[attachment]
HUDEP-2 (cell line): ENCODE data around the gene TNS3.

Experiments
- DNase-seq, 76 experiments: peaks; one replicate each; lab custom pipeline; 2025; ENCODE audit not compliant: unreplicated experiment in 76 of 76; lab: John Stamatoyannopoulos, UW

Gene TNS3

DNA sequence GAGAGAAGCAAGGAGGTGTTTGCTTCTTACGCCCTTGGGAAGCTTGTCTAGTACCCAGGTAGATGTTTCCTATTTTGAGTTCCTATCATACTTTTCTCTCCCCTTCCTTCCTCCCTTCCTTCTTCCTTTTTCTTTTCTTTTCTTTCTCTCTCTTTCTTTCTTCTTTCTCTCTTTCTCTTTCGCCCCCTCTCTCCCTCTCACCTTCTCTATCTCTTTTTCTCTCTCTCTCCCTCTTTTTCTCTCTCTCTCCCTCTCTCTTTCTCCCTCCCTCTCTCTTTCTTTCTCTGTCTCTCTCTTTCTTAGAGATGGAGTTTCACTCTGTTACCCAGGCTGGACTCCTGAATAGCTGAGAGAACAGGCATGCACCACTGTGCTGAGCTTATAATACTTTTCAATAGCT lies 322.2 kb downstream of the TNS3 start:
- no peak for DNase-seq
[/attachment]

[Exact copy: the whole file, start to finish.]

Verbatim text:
HUDEP-2 (cell line): ENCODE data around the gene TNS3.

Experiments
- DNase-seq, 76 experiments: peaks; one replicate each; lab custom pipeline; 2025; ENCODE audit not compliant: unreplicated experiment in 76 of 76; lab: John Stamatoyannopoulos, UW

Gene TNS3

DNA sequence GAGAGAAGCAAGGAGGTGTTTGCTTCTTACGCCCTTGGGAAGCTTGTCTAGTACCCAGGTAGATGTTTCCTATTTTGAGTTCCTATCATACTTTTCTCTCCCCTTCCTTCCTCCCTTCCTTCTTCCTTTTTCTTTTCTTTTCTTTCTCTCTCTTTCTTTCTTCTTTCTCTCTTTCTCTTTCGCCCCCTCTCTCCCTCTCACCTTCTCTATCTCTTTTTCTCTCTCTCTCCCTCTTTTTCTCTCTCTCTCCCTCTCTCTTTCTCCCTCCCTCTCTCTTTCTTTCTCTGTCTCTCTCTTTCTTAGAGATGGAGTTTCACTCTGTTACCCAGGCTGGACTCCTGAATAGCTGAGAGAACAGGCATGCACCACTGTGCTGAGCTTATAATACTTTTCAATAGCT lies 322.2 kb downstream of the TNS3 start:
- no peak for DNase-seq